Both phases of Land For Good’s regional Land Access Project were supported by grants from the USDA National Institute of Food and Agriculture’s Beginning Farmer and Rancher Development Program (BFRDP). USDA recently announced more BFRDP grants, an increasing number of which will also take up land access issues in New England and beyond. These projects are further evidence of the growing recognition of the need to address land access and tenure for beginning and other farmers.
Congratulations to our friends at Southside Community Land Trust (SCLT) and Community Involved in Sustaining Agriculture (CISA) who were each awarded three-year BFRDP grants for projects that include a land access or transfer component. The SCLT initiative (Providence, RI) includes convening a Land Transfer Working Group to execute a “land transfer strategy” that will help urban, socially disadvantaged and incubator farmers purchase or lease farmland in RI. CISA (So. Deerfield, MA) will cooperate with five other Massachusetts “buy local” groups to help beginning farmers in a variety of areas, including accessing land. (Read more) Access to one-on-one technical assistance from Land For Good field agents is a project component.
These two projects join an impressive group around New England already tackling land access with BFRDP support. The Maine Organic Farmers & Gardener’s Association (MOFGA) and Cultivating Community have a land access components in their 2015 BFRDP-funded projects, and both rely on the LFG field team to provide land access training and advising to farmers. University of Connecticut, University of Vermont and Tufts University also just received 2016 BFRDP awards.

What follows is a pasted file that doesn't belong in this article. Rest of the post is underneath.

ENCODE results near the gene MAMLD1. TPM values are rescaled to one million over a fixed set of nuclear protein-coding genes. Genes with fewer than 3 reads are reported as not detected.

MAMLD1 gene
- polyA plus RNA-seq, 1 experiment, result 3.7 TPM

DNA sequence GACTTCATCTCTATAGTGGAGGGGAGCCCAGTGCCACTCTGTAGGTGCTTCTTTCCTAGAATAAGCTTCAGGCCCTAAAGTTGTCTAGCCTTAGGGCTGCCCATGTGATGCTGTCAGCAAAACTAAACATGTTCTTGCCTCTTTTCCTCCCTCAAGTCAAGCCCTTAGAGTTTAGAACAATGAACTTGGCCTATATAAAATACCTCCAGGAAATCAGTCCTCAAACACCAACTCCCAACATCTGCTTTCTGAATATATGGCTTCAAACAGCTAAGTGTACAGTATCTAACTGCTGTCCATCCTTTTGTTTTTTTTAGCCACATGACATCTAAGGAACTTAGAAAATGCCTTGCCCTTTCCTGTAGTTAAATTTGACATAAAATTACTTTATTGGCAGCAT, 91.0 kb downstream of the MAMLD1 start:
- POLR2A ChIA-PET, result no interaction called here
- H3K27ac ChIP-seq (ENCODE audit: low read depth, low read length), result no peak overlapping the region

“At the recent national meeting of BFRDP project directors, I polled the Northeast projects,” said Kathy Ruhf, Senior Program Director at Land For Good and LAP project director. “Every project present had a land access element or identified land access as a top issue.”
LFG is a partner, advisor or consultant on 9 active BFRDP projects that have land access components. Five of those projects are national in scope or outside New England. Of note nationally is a National Young Farmers Coalition project to develop a “land affordability calculator.” American Farmland Trust’s 2015 national BFRDP project will train “land access trainers” across the country. LFG is also an advisor to a 2016 BFRDP project led by the National Sustainable Agriculture Coalition (NSAC) that will complete the first ever comprehensive evaluation of BFRDP funded projects to date. Abstracts for 2016 BFRDP projects can be viewed on NIFA’s reporting website.
About the 2015 BFRDP meeting, Executive Director Jim Hafner recalls: “It was obvious at the 2015 meeting that a growing number of projects in other regions were incorporating land access activities. Also encouraging were several projects responding to the recognition that access to land is closely linked to enabling farm succession and transfer for older farmers. Passing farms on and gaining access to land are two sides of the same coin.”